Nearly half of elderly Kentuckians are economically insecure—meaning they either live in or are at risk of falling into poverty—according to a new study from the Economic Policy Institute (EPI). Yet instead of safeguarding programs that help seniors meet their basic needs, proposals to cut Medicare and Social Security threaten to push even more seniors into economic vulnerability.
To measure elder vulnerability, EPI uses 200 percent of the U.S. Census Bureau’s Supplemental Poverty Measure (SPM). The SPM improves on the flawed Federal Poverty Line by accounting for out-of-pocket health care costs which are typically high for elderly households, as well as resources seniors have available through government transfer programs. Even the supplemental measure doesn’t fully account for how much it really costs seniors to live, which is measured more accurately by Wider Opportunity for Women’s Elder Index. That index is not yet available for every state. But EPI finds that 200 percent of the SPM approximates the elder index, and so uses it as a proxy for elderly economic vulnerability.
The report shows that 48 percent of elderly Kentuckians fall below 200 percent of the SPM. For those falling between 100 and 200 percent, households may still struggle to meet basic needs and an illness, accident or some other economic shock could push them into poverty.
As EPI explains, House Budget Committee Chair Paul Ryan’s plan to limit Medicare costs by shifting to a voucher system could drive 3.5 million more elderly Americans into economic insecurity by 2022. Because the voucher’s value will be set at a rate that is likely to fall behind growth in health care costs, out-of-pocket spending will go up and seniors may seek less care. With less income and more health needs than working-age adults, the elderly already spend a larger portion of their income on medical costs.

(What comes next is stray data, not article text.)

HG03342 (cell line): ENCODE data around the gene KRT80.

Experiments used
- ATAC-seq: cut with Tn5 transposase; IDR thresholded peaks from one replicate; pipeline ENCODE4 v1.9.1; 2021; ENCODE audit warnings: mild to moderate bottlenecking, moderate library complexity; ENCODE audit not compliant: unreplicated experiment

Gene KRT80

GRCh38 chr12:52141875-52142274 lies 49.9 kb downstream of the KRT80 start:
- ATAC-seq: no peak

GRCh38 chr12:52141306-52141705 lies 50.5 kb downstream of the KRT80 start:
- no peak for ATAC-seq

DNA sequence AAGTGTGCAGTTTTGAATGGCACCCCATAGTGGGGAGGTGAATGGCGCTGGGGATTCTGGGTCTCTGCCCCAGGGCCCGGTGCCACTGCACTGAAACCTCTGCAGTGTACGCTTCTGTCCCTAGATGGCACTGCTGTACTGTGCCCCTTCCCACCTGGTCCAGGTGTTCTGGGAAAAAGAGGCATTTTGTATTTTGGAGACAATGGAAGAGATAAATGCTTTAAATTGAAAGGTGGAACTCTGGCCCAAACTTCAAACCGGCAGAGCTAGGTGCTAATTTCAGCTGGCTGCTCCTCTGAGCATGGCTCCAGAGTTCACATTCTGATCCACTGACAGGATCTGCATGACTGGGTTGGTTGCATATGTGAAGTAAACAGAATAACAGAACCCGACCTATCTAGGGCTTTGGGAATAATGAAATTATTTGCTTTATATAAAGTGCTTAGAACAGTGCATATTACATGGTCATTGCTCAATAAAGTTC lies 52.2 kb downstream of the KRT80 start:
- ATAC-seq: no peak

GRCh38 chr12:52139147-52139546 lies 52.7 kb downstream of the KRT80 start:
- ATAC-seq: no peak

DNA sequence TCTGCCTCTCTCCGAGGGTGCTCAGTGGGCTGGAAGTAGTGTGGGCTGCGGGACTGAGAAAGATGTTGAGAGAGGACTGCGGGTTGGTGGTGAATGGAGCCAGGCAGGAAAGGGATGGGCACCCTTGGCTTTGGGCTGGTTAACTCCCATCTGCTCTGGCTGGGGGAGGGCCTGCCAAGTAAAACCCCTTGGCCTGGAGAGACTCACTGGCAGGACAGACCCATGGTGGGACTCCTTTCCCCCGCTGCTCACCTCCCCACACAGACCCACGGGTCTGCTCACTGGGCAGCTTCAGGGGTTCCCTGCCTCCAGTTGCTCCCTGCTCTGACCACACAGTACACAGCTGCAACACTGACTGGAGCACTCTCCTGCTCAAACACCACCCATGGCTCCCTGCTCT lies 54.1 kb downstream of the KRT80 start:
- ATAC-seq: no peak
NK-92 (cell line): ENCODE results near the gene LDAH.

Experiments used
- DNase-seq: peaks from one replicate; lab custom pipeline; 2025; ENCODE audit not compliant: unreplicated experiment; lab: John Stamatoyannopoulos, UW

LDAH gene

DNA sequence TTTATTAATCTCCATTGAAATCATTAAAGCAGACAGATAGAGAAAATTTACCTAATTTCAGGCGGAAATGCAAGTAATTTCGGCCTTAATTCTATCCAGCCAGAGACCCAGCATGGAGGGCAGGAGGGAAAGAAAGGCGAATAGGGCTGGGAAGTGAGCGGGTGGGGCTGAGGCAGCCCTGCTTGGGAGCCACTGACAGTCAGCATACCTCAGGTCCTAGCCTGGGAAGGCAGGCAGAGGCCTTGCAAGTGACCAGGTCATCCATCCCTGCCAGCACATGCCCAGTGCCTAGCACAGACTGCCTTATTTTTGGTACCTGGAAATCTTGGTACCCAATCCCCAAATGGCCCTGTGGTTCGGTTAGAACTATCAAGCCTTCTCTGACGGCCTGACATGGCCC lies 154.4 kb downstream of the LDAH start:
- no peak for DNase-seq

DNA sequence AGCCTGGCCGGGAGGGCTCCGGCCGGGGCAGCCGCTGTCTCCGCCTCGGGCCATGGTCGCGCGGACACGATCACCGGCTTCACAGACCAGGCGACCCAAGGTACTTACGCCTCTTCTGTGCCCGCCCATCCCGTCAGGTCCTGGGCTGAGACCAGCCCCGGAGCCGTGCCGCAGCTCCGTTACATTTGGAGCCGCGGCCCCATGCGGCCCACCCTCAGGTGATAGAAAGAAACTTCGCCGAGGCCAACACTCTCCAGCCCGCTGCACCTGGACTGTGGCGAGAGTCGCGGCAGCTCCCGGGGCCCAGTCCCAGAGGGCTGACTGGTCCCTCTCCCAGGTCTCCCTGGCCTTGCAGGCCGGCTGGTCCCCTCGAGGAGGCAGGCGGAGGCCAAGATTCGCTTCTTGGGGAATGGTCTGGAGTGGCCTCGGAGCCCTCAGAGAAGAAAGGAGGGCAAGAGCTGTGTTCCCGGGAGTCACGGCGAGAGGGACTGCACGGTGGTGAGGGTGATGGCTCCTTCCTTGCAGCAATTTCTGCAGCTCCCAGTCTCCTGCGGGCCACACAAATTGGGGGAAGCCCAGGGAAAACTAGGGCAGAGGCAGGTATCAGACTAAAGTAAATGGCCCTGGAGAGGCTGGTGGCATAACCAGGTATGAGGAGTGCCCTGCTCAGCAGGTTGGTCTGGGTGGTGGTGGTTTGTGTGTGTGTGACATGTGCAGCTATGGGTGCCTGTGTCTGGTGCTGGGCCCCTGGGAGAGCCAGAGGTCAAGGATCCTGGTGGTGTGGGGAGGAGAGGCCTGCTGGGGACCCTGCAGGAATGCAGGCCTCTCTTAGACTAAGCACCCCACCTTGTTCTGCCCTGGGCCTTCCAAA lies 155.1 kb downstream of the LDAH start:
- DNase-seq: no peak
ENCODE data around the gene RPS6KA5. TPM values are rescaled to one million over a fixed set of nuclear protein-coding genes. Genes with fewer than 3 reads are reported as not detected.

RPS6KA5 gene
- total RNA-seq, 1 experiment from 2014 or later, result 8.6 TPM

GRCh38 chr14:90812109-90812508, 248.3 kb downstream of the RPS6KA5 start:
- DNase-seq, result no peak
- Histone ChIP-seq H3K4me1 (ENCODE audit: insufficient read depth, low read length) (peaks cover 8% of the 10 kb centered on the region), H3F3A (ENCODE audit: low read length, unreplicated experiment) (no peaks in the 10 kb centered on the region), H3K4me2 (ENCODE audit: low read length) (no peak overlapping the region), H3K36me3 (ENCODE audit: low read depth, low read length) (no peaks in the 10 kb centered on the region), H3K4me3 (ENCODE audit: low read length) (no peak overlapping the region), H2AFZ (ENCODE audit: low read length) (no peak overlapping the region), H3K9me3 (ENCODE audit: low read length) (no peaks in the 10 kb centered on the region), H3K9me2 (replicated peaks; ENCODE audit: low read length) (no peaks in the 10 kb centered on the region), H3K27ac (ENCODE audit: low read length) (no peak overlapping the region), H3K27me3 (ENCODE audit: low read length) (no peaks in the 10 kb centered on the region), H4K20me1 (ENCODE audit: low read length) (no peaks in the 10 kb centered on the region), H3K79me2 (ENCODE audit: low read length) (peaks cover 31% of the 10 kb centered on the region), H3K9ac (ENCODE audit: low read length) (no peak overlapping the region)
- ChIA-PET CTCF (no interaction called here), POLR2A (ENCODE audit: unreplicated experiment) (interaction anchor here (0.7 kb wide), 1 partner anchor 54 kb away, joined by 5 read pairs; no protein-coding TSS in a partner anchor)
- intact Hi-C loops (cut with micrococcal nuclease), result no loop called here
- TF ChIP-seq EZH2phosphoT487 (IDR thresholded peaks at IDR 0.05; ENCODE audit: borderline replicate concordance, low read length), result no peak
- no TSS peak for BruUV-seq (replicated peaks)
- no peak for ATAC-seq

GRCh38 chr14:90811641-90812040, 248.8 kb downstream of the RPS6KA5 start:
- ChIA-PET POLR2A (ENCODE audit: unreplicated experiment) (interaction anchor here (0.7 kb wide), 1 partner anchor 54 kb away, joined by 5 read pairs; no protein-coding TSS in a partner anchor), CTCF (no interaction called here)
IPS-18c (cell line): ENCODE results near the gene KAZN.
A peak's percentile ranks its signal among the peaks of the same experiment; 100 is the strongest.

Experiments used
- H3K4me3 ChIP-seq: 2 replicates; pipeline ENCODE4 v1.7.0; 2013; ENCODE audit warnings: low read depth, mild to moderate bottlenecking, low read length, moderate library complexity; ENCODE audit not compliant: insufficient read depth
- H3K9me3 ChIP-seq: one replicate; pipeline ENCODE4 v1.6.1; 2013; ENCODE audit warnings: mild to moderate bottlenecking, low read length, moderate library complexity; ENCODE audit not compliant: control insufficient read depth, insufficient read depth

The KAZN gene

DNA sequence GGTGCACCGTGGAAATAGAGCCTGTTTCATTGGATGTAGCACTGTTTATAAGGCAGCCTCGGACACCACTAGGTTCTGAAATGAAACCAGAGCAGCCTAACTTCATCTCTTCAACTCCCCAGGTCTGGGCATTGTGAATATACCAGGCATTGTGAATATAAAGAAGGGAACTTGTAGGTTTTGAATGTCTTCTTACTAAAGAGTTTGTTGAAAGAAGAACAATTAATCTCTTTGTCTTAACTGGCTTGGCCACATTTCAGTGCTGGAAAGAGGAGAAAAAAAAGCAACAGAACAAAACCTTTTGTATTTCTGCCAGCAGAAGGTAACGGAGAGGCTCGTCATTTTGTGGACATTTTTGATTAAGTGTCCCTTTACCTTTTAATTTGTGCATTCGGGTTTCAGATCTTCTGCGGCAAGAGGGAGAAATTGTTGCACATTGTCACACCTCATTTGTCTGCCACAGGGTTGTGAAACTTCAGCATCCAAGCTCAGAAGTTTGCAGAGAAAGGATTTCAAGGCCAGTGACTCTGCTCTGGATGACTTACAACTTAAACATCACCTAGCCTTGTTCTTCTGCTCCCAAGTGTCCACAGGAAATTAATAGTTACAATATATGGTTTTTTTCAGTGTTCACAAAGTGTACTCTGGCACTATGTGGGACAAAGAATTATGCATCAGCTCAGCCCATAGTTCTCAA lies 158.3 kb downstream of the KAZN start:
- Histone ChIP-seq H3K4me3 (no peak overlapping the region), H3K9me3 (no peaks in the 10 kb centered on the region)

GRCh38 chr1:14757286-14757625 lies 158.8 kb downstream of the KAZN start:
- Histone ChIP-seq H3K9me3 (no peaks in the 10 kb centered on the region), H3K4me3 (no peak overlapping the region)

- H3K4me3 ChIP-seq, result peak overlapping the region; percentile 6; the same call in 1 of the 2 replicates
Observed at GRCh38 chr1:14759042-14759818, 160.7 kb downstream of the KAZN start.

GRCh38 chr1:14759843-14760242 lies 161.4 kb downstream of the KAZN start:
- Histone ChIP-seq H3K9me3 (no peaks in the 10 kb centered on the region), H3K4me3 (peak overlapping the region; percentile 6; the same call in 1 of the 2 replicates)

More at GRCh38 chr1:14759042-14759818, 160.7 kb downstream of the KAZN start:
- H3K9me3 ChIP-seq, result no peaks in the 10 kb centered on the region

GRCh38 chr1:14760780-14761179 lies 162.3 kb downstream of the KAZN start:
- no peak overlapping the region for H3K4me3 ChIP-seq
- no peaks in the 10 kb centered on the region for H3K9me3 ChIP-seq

Under President Obama’s proposal to tie Social Security cost-of-living adjustments to a more modest “chained” CPI than the one currently used, elderly Americans would see their Social Security benefits diminish in proportion to the cost of living over time. EPI estimates that the change could push 132,000 seniors into economic vulnerability. That’s a smaller impact than turning Medicare into a voucher, in part because the proposal includes protections for low-income and older beneficiaries.
But both proposals assume that immediate benefit cuts to Medicare and Social Security are needed even while forecasts show that Medicare’s financial condition is improving while Social Security has enough money to pay full benefits until 2033 and about 75 percent of benefits after that. Neither program is at risk of bankruptcy, as is often falsely claimed.
Meanwhile, Kentucky has the 17th largest percentage of economically vulnerable elderly compared to other states, and a recent report from the United Health Foundation ranks Kentucky 5th from the bottom among states in terms of senior health. State budget cuts in recent years have included programs serving seniors like Meals on Wheels, and sequestration’s looming affect on senior aid programs are adding to the challenges facing Kentucky seniors.
The precarious economic condition of many seniors should be taken into account before further cutting the supports we all count on in old age.